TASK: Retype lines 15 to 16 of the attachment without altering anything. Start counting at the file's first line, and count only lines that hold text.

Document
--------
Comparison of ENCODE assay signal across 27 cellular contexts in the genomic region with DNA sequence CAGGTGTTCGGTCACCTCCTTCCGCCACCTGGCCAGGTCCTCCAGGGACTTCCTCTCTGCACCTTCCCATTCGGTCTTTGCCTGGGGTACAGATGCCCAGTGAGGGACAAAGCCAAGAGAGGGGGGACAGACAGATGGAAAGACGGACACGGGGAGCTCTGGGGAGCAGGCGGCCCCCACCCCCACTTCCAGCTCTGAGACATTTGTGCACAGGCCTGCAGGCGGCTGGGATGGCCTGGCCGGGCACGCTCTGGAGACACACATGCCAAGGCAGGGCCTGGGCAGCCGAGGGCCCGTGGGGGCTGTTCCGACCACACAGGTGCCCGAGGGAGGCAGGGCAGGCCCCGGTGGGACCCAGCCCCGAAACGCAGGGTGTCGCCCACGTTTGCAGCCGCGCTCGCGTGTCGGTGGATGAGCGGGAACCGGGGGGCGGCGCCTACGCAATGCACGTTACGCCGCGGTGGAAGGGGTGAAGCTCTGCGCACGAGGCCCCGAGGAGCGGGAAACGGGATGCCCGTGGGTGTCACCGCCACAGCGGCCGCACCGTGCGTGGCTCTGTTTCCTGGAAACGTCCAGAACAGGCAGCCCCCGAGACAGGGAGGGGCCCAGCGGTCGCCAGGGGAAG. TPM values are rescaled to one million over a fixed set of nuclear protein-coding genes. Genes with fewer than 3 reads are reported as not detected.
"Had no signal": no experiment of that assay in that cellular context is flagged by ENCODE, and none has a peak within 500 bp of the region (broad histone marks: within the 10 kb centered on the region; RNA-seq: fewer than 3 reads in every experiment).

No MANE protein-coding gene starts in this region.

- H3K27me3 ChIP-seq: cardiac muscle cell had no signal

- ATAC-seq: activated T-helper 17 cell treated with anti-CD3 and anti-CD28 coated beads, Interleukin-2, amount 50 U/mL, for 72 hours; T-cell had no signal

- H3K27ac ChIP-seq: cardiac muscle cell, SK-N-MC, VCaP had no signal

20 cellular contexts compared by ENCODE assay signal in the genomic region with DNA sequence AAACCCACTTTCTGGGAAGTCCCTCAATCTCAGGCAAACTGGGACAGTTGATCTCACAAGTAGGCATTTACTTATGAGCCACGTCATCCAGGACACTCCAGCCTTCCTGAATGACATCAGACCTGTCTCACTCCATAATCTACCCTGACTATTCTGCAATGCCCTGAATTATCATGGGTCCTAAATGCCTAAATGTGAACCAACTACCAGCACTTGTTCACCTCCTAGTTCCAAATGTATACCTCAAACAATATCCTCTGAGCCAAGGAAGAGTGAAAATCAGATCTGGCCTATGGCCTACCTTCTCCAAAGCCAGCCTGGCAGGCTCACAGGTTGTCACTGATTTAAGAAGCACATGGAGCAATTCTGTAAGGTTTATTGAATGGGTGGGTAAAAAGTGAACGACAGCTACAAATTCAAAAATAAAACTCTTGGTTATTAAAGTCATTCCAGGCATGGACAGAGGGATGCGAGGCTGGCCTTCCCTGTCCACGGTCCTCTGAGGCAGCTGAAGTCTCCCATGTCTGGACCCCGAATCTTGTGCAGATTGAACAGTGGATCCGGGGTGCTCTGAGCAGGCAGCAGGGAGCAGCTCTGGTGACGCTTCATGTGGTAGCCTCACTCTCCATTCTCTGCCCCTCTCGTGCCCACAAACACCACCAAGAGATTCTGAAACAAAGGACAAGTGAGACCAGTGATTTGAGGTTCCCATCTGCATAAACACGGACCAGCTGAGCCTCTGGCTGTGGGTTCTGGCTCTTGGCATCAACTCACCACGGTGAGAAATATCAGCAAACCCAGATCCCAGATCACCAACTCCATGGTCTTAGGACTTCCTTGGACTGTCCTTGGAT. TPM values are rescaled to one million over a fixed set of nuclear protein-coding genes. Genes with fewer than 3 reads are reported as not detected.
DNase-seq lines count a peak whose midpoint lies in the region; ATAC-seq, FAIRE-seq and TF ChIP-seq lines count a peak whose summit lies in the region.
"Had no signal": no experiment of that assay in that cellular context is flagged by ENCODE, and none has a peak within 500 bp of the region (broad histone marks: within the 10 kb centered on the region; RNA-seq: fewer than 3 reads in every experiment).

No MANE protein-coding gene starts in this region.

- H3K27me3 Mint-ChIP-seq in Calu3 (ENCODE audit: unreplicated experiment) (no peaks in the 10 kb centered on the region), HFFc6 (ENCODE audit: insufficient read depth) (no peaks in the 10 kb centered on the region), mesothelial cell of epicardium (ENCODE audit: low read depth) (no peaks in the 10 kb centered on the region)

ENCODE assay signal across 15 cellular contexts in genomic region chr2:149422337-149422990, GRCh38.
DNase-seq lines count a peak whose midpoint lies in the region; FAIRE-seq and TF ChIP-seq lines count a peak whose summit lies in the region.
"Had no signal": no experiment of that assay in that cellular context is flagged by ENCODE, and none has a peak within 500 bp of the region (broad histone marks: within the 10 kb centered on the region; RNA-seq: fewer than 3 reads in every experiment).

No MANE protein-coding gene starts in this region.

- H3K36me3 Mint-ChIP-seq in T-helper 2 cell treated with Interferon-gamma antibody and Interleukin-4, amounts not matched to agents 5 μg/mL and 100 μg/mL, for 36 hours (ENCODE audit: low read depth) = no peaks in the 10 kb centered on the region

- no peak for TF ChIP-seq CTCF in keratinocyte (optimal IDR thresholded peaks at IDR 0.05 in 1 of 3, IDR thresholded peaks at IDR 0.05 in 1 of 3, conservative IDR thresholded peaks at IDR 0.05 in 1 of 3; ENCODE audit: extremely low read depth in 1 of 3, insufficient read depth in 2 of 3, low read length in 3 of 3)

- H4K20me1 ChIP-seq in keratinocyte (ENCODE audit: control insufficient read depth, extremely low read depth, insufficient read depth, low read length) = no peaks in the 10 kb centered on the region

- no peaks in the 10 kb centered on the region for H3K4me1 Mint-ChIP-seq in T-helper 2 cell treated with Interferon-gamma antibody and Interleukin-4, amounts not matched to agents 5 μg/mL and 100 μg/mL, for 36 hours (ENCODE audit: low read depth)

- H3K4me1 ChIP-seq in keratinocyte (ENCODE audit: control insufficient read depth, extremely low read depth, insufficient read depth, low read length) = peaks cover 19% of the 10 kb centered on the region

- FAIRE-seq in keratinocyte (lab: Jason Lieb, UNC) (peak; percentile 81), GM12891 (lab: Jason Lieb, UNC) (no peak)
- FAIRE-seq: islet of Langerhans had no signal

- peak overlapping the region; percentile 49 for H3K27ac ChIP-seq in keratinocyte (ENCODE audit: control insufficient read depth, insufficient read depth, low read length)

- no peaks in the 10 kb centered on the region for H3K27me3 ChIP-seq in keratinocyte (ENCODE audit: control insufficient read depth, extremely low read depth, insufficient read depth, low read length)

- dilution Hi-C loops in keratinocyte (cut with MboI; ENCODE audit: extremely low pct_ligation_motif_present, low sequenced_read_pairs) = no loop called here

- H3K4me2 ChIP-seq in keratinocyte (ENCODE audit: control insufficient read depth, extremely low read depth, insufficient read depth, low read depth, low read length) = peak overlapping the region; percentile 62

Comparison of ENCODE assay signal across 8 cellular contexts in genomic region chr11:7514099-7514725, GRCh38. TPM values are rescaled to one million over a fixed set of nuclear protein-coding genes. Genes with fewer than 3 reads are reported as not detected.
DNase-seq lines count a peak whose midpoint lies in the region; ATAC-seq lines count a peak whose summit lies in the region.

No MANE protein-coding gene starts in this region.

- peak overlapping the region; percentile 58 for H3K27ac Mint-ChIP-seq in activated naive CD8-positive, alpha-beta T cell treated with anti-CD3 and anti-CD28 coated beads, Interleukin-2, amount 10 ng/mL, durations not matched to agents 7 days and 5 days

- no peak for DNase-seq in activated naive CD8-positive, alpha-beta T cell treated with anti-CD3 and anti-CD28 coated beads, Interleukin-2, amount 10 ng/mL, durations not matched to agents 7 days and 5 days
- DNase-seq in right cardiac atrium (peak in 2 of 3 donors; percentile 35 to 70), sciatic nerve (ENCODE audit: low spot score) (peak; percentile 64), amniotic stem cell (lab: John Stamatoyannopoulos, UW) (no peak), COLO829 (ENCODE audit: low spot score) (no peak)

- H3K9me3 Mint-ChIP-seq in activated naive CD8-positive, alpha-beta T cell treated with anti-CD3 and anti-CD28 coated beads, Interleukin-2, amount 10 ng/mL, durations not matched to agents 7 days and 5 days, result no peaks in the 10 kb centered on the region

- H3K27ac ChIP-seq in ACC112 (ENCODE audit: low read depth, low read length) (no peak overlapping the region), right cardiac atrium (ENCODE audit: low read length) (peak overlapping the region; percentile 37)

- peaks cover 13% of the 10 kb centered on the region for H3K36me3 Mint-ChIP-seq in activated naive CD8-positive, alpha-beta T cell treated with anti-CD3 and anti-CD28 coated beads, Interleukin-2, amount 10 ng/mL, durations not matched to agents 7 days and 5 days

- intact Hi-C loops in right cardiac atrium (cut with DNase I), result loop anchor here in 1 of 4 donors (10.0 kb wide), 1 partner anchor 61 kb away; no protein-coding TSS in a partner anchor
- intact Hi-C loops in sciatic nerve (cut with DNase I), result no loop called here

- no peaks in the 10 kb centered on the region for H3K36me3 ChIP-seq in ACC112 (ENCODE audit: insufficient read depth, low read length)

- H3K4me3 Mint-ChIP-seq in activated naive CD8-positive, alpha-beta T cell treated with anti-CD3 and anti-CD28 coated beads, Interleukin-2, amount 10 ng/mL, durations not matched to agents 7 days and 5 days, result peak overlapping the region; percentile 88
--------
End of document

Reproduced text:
No MANE protein-coding gene starts in this region.

- H3K36me3 Mint-ChIP-seq in T-helper 2 cell treated with Interferon-gamma antibody and Interleukin-4, amounts not matched to agents 5 μg/mL and 100 μg/mL, for 36 hours (ENCODE audit: low read depth) = no peaks in the 10 kb centered on the region